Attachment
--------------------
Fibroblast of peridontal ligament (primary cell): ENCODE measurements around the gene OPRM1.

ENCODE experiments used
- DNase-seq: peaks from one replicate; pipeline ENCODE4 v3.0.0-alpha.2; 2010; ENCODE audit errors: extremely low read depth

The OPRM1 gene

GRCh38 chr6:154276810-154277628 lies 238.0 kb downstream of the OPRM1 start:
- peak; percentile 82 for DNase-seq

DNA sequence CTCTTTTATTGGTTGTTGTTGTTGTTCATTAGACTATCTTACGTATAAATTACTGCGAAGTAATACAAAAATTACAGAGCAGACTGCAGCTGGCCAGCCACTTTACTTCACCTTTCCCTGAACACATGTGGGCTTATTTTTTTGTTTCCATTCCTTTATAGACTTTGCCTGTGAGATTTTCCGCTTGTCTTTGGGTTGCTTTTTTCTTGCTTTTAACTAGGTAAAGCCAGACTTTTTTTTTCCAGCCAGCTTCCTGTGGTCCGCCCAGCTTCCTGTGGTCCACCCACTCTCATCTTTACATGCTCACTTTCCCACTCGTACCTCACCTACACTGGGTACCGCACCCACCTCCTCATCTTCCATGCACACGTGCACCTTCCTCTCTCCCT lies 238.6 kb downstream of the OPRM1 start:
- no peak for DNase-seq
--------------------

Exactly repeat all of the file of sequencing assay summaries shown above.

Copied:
Fibroblast of peridontal ligament (primary cell): ENCODE measurements around the gene OPRM1.

ENCODE experiments used
- DNase-seq: peaks from one replicate; pipeline ENCODE4 v3.0.0-alpha.2; 2010; ENCODE audit errors: extremely low read depth

The OPRM1 gene

GRCh38 chr6:154276810-154277628 lies 238.0 kb downstream of the OPRM1 start:
- peak; percentile 82 for DNase-seq

DNA sequence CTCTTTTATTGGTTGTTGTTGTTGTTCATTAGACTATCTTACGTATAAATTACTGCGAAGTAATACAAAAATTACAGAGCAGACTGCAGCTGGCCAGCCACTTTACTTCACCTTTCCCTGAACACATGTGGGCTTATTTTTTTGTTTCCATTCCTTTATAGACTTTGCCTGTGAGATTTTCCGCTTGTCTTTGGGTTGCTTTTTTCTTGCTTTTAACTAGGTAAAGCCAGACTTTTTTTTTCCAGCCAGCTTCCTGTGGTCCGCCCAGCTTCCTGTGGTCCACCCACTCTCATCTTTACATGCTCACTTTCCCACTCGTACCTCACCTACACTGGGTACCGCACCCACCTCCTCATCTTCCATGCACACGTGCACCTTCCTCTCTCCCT lies 238.6 kb downstream of the OPRM1 start:
- no peak for DNase-seq